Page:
What is AAC? Augmentative and Alternative Communication (AAC) refers to all forms of communication other than oral speech used to express thoughts, needs, concepts, etc. Common forms of AAC the general public uses are facial expressions, writing, pictures, and so on.
High Tech Tool: The AAC tool I researched was called CDesk. This is for those with impaired vision. The system has white writing on a black background, which makes it easier to see, with large print. The system makes it easier for users to use basic computer functions like email, media/book, word, etc. Also as the user scrolls through the options the computer reads what is selected.
Low Tech Tool: Another such ACC would be a battery operated recorder. This is important for many who are visually impaired to make notes to themselves when it comes to phone numbers, dates, appointments, etc. In a classroom students may be able to record lectures, take notes for homework, and record assignments. Our friend who is blind actually used a device like this and the most interesting thing about it to me is that it can read things back at such a high speed. Often recorders like this will have ways of reading things quickly so it doesn't take real time to gather information.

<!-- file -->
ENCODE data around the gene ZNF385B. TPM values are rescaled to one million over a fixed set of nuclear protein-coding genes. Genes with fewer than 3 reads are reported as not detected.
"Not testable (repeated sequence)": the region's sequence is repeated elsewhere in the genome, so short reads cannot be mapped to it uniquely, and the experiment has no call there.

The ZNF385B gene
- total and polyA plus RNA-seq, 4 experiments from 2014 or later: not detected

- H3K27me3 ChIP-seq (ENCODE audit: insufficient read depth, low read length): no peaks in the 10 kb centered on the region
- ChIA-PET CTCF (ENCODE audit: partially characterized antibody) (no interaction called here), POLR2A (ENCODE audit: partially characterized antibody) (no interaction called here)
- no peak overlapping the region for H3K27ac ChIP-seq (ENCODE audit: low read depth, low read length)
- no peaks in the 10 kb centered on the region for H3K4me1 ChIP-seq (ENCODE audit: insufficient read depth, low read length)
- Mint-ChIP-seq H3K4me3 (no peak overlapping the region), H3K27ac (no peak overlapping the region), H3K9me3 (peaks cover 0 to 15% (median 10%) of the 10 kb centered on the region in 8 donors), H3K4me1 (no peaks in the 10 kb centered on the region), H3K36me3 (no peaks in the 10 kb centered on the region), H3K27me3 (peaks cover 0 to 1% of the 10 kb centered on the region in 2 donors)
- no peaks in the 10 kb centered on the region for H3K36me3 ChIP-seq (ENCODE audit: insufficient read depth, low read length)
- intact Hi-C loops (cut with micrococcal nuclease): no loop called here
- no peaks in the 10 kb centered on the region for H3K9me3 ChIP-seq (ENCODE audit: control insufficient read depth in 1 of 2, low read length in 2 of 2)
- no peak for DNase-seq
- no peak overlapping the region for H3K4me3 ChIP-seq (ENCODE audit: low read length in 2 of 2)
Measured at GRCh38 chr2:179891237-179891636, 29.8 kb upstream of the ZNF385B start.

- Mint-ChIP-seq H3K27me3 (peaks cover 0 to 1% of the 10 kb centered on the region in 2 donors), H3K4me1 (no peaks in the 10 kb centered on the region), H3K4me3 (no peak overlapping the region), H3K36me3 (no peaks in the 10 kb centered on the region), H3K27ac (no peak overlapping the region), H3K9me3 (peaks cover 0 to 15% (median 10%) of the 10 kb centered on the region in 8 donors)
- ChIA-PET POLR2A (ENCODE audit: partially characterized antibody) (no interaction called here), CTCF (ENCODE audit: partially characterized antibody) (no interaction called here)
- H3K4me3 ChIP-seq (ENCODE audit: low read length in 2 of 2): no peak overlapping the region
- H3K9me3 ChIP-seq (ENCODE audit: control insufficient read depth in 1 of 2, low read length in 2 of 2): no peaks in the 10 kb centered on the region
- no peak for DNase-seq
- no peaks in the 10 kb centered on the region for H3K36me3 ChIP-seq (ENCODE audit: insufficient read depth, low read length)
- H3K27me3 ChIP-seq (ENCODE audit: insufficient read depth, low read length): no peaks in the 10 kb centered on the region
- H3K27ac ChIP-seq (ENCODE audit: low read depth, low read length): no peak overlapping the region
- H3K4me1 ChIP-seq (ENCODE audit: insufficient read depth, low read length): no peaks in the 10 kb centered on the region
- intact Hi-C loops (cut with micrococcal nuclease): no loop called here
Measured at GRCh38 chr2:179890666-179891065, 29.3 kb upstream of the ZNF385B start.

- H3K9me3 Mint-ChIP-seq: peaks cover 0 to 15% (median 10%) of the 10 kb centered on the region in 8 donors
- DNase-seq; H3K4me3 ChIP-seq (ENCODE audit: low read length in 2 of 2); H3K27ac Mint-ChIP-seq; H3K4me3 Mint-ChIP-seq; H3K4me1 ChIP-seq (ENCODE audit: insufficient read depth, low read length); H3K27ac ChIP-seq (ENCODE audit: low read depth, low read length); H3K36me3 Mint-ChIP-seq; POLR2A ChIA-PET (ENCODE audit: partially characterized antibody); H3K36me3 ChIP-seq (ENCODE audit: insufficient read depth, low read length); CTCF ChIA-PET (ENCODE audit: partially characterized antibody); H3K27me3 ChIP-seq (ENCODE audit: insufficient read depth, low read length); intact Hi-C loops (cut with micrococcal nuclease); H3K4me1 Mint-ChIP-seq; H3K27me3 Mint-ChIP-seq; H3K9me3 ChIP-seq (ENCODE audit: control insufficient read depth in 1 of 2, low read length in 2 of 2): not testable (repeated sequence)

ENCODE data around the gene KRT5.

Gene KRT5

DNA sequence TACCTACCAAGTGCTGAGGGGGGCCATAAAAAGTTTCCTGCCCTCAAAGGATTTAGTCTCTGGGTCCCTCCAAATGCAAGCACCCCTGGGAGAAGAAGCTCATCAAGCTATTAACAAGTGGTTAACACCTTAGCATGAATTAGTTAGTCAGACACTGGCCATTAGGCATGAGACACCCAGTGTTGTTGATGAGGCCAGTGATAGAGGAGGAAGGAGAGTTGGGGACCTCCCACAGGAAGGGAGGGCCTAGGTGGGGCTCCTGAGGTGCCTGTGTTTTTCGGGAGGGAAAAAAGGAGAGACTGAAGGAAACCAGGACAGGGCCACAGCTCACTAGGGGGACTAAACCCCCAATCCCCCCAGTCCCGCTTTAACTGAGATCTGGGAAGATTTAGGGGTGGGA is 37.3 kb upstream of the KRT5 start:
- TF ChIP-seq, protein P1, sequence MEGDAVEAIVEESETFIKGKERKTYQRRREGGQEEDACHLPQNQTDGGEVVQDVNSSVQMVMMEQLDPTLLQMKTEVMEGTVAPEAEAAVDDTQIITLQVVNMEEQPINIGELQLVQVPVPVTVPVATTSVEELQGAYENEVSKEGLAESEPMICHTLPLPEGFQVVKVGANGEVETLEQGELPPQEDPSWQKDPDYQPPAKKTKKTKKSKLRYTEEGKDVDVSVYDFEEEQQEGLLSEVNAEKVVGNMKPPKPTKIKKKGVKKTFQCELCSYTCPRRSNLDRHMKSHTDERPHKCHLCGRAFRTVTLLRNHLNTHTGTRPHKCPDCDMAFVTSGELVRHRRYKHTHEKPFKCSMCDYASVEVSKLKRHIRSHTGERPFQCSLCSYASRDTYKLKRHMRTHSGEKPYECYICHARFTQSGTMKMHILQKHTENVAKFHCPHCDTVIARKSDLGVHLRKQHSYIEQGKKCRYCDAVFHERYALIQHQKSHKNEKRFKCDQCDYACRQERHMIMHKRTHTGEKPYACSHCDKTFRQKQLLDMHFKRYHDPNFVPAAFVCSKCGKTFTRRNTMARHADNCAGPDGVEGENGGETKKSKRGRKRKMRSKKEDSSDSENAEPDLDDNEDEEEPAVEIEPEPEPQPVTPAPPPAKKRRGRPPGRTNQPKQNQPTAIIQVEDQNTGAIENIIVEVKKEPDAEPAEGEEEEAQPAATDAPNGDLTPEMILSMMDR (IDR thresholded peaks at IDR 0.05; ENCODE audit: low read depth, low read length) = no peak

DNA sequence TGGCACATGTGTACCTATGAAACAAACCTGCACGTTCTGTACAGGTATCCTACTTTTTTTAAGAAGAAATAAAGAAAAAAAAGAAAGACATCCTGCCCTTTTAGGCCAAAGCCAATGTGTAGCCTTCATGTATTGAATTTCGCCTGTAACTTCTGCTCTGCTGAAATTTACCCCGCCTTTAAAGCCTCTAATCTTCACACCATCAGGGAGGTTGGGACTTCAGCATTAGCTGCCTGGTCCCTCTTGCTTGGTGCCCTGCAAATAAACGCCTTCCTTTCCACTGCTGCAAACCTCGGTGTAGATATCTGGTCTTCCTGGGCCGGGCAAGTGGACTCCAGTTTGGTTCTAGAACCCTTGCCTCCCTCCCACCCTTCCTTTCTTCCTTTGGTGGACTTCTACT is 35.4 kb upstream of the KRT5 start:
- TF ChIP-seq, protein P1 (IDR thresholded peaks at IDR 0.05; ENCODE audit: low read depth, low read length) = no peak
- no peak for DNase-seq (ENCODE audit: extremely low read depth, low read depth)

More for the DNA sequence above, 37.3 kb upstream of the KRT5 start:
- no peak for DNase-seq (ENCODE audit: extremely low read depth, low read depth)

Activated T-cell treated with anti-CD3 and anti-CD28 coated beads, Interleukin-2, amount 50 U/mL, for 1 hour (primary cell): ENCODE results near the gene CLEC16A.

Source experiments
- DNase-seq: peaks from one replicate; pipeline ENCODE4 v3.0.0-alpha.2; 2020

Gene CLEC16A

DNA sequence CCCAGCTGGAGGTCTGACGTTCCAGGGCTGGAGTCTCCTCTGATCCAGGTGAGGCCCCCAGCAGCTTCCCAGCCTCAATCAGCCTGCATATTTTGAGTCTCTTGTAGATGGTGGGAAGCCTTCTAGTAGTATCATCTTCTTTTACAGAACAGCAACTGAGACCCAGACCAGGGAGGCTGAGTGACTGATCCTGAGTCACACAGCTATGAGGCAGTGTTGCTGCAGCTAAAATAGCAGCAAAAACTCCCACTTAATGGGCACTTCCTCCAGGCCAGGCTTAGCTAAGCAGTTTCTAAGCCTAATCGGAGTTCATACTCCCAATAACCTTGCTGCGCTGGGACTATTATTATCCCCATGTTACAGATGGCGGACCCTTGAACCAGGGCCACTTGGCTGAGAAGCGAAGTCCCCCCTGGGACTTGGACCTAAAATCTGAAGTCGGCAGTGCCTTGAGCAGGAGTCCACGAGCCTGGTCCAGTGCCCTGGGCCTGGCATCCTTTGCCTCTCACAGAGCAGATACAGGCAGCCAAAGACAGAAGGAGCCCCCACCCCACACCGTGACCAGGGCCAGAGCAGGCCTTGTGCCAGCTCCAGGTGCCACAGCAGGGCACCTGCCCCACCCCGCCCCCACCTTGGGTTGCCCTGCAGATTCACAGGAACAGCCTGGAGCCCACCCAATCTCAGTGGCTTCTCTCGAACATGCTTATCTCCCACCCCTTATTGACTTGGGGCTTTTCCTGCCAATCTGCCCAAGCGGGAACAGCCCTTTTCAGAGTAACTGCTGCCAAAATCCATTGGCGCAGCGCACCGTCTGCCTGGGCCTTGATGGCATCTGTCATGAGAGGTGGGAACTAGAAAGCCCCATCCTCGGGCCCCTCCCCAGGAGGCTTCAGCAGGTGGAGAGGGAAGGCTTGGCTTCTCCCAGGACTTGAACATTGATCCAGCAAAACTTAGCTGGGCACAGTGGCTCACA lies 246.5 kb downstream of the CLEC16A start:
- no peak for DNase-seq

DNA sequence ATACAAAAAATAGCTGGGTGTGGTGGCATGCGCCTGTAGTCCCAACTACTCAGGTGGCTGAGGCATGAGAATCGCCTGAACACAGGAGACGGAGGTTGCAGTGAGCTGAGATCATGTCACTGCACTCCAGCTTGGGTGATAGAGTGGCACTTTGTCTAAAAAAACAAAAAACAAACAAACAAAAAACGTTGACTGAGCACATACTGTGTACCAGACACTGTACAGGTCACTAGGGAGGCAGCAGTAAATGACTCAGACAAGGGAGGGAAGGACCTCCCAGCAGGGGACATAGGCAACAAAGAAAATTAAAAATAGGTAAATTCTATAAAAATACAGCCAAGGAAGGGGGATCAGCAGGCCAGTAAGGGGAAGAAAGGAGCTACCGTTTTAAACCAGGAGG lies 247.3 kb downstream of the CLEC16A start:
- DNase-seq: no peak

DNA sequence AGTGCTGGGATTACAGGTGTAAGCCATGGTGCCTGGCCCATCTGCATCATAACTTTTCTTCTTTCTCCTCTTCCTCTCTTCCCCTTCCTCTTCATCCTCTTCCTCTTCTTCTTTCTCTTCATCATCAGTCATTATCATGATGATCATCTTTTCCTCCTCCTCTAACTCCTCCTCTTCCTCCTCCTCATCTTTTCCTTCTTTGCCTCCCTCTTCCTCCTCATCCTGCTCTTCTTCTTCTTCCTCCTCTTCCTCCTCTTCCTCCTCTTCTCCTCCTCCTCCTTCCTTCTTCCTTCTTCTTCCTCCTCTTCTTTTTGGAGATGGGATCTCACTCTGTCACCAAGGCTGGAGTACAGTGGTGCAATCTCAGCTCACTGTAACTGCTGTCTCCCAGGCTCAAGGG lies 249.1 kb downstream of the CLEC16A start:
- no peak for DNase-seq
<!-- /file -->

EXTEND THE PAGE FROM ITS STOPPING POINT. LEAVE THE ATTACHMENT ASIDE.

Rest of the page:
What are Input Devices? Input Devices are devices that allow students with motor skill issues to interact with a computer and input information in a variety of ways through specific devices.
Software: One software that would be useful would be the word prediction software called WordQ. The kinds of softwares vary but generally when the user begins typing out a word, the software predicts what word they are trying to type and allows them to chose it and move on instead of having to enter the entire word. This is especially useful for those with limited motor skills.
Hardware: As far as hardware goes, I have found alternative keyboards that are also useful for students who have limited motor skills, the one I specially looked into is called the Maltron Single Handed Keyboard. This keyboard is useful for those who have only one hand. In a classroom it will be important to have access to tools which work best for each student depending on their capacity.